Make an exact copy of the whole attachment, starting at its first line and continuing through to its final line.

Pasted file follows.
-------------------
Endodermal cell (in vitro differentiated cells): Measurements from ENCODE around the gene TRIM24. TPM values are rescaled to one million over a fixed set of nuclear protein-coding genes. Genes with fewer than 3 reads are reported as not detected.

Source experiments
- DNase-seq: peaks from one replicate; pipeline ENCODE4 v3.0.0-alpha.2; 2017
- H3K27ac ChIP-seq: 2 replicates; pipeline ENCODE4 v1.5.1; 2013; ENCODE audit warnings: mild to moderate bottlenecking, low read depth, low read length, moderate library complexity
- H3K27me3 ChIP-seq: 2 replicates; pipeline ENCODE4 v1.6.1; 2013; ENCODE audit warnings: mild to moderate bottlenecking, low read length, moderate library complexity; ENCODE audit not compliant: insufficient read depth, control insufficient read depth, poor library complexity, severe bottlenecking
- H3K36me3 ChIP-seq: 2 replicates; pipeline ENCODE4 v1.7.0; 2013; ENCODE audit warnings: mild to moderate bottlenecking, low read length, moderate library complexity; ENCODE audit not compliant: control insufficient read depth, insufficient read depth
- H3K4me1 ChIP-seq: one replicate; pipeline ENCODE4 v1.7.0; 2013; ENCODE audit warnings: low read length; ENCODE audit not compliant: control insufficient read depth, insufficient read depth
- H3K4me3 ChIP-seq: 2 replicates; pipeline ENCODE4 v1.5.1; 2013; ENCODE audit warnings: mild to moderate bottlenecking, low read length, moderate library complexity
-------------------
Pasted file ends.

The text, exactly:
Endodermal cell (in vitro differentiated cells): Measurements from ENCODE around the gene TRIM24. TPM values are rescaled to one million over a fixed set of nuclear protein-coding genes. Genes with fewer than 3 reads are reported as not detected.

Source experiments
- DNase-seq: peaks from one replicate; pipeline ENCODE4 v3.0.0-alpha.2; 2017
- H3K27ac ChIP-seq: 2 replicates; pipeline ENCODE4 v1.5.1; 2013; ENCODE audit warnings: mild to moderate bottlenecking, low read depth, low read length, moderate library complexity
- H3K27me3 ChIP-seq: 2 replicates; pipeline ENCODE4 v1.6.1; 2013; ENCODE audit warnings: mild to moderate bottlenecking, low read length, moderate library complexity; ENCODE audit not compliant: insufficient read depth, control insufficient read depth, poor library complexity, severe bottlenecking
- H3K36me3 ChIP-seq: 2 replicates; pipeline ENCODE4 v1.7.0; 2013; ENCODE audit warnings: mild to moderate bottlenecking, low read length, moderate library complexity; ENCODE audit not compliant: control insufficient read depth, insufficient read depth
- H3K4me1 ChIP-seq: one replicate; pipeline ENCODE4 v1.7.0; 2013; ENCODE audit warnings: low read length; ENCODE audit not compliant: control insufficient read depth, insufficient read depth
- H3K4me3 ChIP-seq: 2 replicates; pipeline ENCODE4 v1.5.1; 2013; ENCODE audit warnings: mild to moderate bottlenecking, low read length, moderate library complexity